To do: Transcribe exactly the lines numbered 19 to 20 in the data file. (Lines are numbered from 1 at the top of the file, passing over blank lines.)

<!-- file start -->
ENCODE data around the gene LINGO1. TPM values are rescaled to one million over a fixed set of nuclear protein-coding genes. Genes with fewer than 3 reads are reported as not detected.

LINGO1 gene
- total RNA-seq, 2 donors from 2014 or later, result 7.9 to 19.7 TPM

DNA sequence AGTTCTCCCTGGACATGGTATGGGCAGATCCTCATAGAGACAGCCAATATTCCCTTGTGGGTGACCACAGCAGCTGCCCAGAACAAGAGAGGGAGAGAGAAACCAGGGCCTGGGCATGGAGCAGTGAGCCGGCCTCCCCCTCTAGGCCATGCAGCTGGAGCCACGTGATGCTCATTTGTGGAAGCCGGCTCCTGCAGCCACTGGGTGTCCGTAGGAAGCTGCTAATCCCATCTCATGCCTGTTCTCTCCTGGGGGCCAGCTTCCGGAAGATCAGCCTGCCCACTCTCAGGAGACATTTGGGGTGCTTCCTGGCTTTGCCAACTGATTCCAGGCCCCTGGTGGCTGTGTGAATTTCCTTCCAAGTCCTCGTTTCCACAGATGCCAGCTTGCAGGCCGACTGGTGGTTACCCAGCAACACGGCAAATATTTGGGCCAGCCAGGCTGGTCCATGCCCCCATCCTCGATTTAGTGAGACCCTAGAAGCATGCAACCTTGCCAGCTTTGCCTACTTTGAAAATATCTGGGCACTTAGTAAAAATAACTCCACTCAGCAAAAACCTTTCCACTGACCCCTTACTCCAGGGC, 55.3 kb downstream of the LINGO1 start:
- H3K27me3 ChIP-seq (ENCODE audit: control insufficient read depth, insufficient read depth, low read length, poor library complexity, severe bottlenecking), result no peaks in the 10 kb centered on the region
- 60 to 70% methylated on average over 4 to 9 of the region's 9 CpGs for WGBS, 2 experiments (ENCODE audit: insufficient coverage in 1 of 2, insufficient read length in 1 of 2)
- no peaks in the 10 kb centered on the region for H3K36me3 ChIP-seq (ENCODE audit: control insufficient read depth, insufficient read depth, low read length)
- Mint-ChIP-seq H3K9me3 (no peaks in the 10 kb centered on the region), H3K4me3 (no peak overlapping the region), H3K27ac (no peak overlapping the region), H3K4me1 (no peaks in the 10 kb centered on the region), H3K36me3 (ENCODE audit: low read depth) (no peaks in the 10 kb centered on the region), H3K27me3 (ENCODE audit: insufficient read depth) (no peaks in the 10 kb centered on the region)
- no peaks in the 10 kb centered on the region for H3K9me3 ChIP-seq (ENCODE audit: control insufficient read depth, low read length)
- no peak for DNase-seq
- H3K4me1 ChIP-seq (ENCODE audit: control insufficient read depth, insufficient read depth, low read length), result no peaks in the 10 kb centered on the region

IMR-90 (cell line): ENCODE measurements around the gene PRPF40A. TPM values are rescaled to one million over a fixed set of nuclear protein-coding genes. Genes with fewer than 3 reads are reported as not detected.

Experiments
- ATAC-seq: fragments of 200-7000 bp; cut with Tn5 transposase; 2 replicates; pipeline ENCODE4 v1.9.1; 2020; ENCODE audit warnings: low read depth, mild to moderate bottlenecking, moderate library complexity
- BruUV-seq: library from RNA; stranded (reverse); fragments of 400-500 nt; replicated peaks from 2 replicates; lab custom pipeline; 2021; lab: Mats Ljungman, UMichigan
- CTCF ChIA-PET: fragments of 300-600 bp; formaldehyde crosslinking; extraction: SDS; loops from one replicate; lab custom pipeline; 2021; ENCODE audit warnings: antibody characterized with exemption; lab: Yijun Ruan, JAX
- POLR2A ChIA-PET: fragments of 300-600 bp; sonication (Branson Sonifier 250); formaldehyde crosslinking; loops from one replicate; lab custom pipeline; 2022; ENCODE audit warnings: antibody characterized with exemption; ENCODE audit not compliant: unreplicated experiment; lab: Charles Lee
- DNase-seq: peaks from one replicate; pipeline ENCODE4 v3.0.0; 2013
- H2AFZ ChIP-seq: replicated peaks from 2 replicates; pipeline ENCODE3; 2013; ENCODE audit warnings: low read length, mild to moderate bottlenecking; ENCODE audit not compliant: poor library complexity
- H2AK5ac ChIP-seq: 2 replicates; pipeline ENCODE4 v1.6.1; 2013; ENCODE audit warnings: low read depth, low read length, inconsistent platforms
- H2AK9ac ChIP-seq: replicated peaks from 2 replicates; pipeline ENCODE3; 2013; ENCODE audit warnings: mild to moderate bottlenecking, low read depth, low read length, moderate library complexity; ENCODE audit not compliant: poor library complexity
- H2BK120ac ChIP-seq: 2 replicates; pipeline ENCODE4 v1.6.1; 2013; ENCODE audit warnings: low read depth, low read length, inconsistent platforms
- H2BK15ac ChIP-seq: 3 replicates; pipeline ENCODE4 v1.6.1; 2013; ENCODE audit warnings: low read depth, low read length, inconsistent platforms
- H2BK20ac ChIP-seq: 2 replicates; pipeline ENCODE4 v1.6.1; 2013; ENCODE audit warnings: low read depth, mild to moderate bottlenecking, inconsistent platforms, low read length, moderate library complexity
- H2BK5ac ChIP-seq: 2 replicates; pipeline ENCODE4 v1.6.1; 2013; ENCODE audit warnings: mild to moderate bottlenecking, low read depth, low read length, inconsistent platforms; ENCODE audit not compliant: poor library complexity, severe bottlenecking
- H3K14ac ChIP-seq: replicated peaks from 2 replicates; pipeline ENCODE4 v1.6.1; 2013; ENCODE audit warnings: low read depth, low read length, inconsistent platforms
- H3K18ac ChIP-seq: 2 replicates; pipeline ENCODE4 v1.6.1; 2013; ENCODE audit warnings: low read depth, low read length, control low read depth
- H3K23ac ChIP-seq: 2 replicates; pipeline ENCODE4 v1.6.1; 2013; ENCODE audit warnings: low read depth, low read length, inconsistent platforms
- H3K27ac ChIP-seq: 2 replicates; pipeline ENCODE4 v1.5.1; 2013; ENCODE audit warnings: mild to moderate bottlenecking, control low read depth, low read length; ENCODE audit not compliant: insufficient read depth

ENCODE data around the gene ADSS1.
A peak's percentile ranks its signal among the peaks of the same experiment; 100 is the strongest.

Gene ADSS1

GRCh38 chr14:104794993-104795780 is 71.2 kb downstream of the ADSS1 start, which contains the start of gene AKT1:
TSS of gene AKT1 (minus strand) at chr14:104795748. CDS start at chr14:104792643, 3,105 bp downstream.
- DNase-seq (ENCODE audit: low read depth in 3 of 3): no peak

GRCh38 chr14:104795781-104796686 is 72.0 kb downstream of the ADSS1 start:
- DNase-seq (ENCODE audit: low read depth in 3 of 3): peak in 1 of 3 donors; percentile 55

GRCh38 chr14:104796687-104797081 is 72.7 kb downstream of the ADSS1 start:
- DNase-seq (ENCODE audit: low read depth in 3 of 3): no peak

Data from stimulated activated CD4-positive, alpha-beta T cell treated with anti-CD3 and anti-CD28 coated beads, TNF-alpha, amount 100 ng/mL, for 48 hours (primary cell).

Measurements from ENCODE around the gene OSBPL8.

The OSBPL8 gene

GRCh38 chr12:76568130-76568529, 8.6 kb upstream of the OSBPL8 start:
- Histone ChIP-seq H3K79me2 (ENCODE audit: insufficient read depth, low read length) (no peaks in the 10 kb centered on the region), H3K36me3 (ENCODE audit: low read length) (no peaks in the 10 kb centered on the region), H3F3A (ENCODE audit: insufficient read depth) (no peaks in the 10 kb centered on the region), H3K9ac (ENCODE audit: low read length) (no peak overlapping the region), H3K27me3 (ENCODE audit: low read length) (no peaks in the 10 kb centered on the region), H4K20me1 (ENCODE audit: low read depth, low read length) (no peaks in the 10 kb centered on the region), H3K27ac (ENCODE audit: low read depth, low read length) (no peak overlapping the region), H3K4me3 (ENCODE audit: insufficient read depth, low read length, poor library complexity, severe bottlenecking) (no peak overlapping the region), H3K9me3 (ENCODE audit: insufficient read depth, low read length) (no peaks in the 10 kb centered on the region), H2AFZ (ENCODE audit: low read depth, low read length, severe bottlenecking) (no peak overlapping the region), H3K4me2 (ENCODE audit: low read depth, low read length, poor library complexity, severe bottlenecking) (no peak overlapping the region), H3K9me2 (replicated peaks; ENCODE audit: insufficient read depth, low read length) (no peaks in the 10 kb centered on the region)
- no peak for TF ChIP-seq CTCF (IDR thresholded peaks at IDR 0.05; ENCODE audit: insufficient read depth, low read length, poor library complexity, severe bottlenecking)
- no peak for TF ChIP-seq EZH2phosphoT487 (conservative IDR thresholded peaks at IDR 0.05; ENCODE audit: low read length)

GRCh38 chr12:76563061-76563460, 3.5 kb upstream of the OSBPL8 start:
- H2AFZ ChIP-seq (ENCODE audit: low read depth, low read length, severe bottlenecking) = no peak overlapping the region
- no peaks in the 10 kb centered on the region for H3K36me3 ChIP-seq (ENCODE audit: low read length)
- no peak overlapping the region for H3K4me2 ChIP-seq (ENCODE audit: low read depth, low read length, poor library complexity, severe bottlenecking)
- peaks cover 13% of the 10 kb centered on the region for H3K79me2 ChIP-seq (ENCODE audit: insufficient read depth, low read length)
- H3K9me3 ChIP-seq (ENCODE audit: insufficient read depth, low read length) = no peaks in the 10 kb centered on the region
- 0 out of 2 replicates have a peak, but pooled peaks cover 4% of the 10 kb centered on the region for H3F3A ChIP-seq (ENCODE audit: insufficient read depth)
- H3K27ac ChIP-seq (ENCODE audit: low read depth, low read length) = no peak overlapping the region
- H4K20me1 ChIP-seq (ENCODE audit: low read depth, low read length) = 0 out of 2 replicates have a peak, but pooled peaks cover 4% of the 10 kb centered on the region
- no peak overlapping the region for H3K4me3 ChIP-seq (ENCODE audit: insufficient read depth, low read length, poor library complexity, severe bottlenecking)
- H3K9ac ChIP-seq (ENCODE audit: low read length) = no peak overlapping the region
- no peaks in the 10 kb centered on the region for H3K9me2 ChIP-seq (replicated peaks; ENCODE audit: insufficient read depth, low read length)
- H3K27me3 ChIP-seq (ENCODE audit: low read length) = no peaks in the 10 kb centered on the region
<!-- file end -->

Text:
- H2AFZ ChIP-seq: replicated peaks from 2 replicates; pipeline ENCODE3; 2013; ENCODE audit warnings: low read length, mild to moderate bottlenecking; ENCODE audit not compliant: poor library complexity
- H2AK5ac ChIP-seq: 2 replicates; pipeline ENCODE4 v1.6.1; 2013; ENCODE audit warnings: low read depth, low read length, inconsistent platforms